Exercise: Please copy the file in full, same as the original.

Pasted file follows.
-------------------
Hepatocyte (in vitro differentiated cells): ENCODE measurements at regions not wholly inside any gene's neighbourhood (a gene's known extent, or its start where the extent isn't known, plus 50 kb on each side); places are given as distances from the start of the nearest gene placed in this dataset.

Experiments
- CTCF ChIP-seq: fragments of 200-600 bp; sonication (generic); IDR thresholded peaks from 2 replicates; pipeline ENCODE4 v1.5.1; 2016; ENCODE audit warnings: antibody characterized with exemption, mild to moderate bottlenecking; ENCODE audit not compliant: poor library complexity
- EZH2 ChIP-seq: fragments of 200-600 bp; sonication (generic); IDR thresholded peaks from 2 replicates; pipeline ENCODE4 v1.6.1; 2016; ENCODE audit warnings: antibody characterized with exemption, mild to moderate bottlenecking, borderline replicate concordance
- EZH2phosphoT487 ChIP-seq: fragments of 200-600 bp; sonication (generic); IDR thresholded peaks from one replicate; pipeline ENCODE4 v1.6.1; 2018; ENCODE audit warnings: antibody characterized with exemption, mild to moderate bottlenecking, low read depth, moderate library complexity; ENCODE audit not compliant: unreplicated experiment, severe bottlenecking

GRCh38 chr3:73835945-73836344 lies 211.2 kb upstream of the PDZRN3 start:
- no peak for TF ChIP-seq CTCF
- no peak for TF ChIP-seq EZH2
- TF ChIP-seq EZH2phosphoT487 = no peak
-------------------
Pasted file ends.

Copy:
Hepatocyte (in vitro differentiated cells): ENCODE measurements at regions not wholly inside any gene's neighbourhood (a gene's known extent, or its start where the extent isn't known, plus 50 kb on each side); places are given as distances from the start of the nearest gene placed in this dataset.

Experiments
- CTCF ChIP-seq: fragments of 200-600 bp; sonication (generic); IDR thresholded peaks from 2 replicates; pipeline ENCODE4 v1.5.1; 2016; ENCODE audit warnings: antibody characterized with exemption, mild to moderate bottlenecking; ENCODE audit not compliant: poor library complexity
- EZH2 ChIP-seq: fragments of 200-600 bp; sonication (generic); IDR thresholded peaks from 2 replicates; pipeline ENCODE4 v1.6.1; 2016; ENCODE audit warnings: antibody characterized with exemption, mild to moderate bottlenecking, borderline replicate concordance
- EZH2phosphoT487 ChIP-seq: fragments of 200-600 bp; sonication (generic); IDR thresholded peaks from one replicate; pipeline ENCODE4 v1.6.1; 2018; ENCODE audit warnings: antibody characterized with exemption, mild to moderate bottlenecking, low read depth, moderate library complexity; ENCODE audit not compliant: unreplicated experiment, severe bottlenecking

GRCh38 chr3:73835945-73836344 lies 211.2 kb upstream of the PDZRN3 start:
- no peak for TF ChIP-seq CTCF
- no peak for TF ChIP-seq EZH2
- TF ChIP-seq EZH2phosphoT487 = no peak